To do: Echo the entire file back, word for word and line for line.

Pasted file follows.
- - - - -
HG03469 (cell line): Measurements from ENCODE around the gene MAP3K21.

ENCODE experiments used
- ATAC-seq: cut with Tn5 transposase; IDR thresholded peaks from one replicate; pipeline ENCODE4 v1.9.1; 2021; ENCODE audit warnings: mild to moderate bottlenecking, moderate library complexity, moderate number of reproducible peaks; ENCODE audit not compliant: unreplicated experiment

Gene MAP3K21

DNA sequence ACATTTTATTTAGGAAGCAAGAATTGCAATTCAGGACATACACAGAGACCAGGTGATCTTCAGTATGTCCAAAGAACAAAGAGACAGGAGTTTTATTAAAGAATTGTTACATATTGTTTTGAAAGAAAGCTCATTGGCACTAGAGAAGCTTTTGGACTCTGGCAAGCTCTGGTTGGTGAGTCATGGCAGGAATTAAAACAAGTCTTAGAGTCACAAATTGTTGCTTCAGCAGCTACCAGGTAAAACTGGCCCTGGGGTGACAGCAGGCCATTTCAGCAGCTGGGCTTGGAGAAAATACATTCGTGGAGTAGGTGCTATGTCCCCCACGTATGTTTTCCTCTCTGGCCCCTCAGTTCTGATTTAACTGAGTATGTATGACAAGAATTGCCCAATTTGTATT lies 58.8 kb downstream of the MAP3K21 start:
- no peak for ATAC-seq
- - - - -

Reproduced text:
HG03469 (cell line): Measurements from ENCODE around the gene MAP3K21.

ENCODE experiments used
- ATAC-seq: cut with Tn5 transposase; IDR thresholded peaks from one replicate; pipeline ENCODE4 v1.9.1; 2021; ENCODE audit warnings: mild to moderate bottlenecking, moderate library complexity, moderate number of reproducible peaks; ENCODE audit not compliant: unreplicated experiment

Gene MAP3K21

DNA sequence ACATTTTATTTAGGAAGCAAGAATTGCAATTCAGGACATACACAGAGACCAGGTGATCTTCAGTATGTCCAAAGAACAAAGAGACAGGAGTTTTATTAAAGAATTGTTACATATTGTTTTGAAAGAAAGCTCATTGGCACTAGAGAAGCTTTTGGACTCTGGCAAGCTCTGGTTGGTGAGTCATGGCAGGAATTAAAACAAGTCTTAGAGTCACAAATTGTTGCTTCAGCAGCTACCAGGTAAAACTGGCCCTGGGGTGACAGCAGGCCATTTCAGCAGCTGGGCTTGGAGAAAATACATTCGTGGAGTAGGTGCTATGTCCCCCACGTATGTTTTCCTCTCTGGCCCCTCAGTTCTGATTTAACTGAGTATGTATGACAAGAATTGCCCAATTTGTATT lies 58.8 kb downstream of the MAP3K21 start:
- no peak for ATAC-seq